Let’s regard how to practice solitude and silence. It has two steps. The first one is getting used to solitude, and then using it to your advantage in some purposeful activity. It is concerned with better vision. The second one is adding to solitude silence as well (“the best music” as the saying goes), and making both elements into a single practice; this one is very close to mindfulness and concerned with intellectual evolution. There is no distinct border between these two steps as it were, and we are outlining them for clarity. You can regard the written below as a recommendation that you can adapt to your needs and lifestyle.
1. Once you carved out some quiet time, do not succumb to your emotions, those fantasies which compose your underlying mood and attitude for a short period. Disregard agitation, boredom, and fear. Do not go for the first thing you would commonly do – calling a friend, turning on the TV, listening to music (although, attentive listening to challenging and unknown music can be employed later as an object of concentration), etc. Just stay for a while in silence and get used to a new feeling. Start an inner dialogue with yourself to question your state, your knowledge, and your notion of the world (if there is such notion at all).
2. Disconnect from the past, appreciate what happened there and, at the same time, do not dwell on it trying to repeat it. Some history is good, some bad, and some neutral. If you live by a bad experience, then you may darken the present, if in the opposite, hold to a good experience, you may judge the present too harshly. A neutral one we usually forget because of its mediocrity, but if you remember it and bring it back, then you may detain your growth. Sometimes you will find yourself absorbed in the past or the future, neglecting the reflective state. Try gently to dive out of the absorption so that you can gain a new stance towards your common ways.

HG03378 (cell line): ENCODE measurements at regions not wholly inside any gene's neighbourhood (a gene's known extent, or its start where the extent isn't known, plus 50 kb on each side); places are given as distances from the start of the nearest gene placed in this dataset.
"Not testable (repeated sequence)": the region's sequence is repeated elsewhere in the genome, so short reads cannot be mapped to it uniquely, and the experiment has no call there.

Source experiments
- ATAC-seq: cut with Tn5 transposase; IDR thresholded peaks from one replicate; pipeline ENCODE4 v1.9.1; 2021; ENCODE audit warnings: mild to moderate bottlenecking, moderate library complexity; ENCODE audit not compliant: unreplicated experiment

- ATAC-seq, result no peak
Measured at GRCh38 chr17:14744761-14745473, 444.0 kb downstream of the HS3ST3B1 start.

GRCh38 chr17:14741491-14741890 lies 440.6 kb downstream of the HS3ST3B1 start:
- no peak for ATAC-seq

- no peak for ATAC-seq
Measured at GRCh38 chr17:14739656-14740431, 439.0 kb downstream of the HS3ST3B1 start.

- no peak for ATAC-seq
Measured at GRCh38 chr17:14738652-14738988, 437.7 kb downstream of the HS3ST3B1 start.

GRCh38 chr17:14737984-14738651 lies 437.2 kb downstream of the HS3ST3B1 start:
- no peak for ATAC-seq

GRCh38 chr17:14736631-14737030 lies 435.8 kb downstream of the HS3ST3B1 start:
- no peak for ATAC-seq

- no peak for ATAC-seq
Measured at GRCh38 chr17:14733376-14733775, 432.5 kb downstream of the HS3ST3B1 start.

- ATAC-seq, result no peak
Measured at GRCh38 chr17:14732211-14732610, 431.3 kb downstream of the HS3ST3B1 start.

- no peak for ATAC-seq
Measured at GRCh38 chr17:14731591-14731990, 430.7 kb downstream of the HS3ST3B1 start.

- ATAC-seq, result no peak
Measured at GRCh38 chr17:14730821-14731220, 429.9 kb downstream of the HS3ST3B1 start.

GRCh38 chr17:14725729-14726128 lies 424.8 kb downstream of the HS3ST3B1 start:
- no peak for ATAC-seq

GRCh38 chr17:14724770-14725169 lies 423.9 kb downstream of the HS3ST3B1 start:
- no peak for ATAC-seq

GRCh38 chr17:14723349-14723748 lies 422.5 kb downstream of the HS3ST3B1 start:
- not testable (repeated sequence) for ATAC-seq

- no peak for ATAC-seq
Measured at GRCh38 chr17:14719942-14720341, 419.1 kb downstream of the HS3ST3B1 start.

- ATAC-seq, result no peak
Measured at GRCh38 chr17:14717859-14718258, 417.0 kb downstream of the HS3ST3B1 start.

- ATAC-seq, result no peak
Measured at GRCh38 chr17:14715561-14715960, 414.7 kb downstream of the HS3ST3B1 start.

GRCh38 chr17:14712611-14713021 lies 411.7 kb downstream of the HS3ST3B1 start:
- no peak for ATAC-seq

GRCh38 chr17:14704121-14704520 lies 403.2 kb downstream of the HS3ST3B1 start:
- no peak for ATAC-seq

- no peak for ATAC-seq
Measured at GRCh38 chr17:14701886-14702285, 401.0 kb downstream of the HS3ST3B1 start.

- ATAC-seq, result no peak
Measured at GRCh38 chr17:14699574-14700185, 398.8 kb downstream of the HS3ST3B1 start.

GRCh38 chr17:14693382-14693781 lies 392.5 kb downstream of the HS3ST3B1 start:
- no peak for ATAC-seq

The following applies to all stages. You can go to a quiet place outside to make solitude more meaningful. Interaction with nature is the best way, but if you have no such privilege, a public park is good too as long as you can perceive every sound around you as pleasant noise. In short, go to a place where you will feel relaxed and fall into the peaceful harmony between the imagination and the understanding.
If the usual excuse pops into your mind – “I have no time and place to be alone,” try to dismiss it as a deception put forward by your mind to protect useless habits (liking of visual distractions, meaningless talk, and so on). Those detrimental patterns waste your time. If you do need spare time, you will find a way to gain it.
To conclude. With the practice of solitude and silence, you can obtain independence from a random you. Also, you can win some time that can be spent later concentrating on a purposeful enterprise. You can gain means to a constant intellectual development, which is usually inhibited by the ongoing process of acquiring impressions and information. Less meaningless information, which you cannot act upon, and less intense emotions for the sake of them, that is, fewer pictures that consume the energy of memory, will lead you to better introspection and concentration.